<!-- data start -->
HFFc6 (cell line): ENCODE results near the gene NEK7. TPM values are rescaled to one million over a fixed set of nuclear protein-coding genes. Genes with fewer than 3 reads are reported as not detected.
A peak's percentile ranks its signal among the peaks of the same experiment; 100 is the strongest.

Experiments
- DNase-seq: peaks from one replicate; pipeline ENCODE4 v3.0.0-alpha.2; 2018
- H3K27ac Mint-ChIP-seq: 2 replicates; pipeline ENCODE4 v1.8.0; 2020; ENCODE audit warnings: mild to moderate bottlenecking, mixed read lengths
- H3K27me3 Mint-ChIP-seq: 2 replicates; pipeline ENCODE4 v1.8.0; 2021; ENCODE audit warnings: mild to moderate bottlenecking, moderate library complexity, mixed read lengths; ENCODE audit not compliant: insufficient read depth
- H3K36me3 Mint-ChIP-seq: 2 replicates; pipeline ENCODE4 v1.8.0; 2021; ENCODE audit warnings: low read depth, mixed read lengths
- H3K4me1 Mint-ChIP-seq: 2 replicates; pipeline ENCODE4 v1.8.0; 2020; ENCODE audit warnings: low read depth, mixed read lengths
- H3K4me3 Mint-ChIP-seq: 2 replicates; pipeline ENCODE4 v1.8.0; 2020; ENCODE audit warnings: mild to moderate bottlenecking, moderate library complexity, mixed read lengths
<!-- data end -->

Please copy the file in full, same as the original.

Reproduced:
HFFc6 (cell line): ENCODE results near the gene NEK7. TPM values are rescaled to one million over a fixed set of nuclear protein-coding genes. Genes with fewer than 3 reads are reported as not detected.
A peak's percentile ranks its signal among the peaks of the same experiment; 100 is the strongest.

Experiments
- DNase-seq: peaks from one replicate; pipeline ENCODE4 v3.0.0-alpha.2; 2018
- H3K27ac Mint-ChIP-seq: 2 replicates; pipeline ENCODE4 v1.8.0; 2020; ENCODE audit warnings: mild to moderate bottlenecking, mixed read lengths
- H3K27me3 Mint-ChIP-seq: 2 replicates; pipeline ENCODE4 v1.8.0; 2021; ENCODE audit warnings: mild to moderate bottlenecking, moderate library complexity, mixed read lengths; ENCODE audit not compliant: insufficient read depth
- H3K36me3 Mint-ChIP-seq: 2 replicates; pipeline ENCODE4 v1.8.0; 2021; ENCODE audit warnings: low read depth, mixed read lengths
- H3K4me1 Mint-ChIP-seq: 2 replicates; pipeline ENCODE4 v1.8.0; 2020; ENCODE audit warnings: low read depth, mixed read lengths
- H3K4me3 Mint-ChIP-seq: 2 replicates; pipeline ENCODE4 v1.8.0; 2020; ENCODE audit warnings: mild to moderate bottlenecking, moderate library complexity, mixed read lengths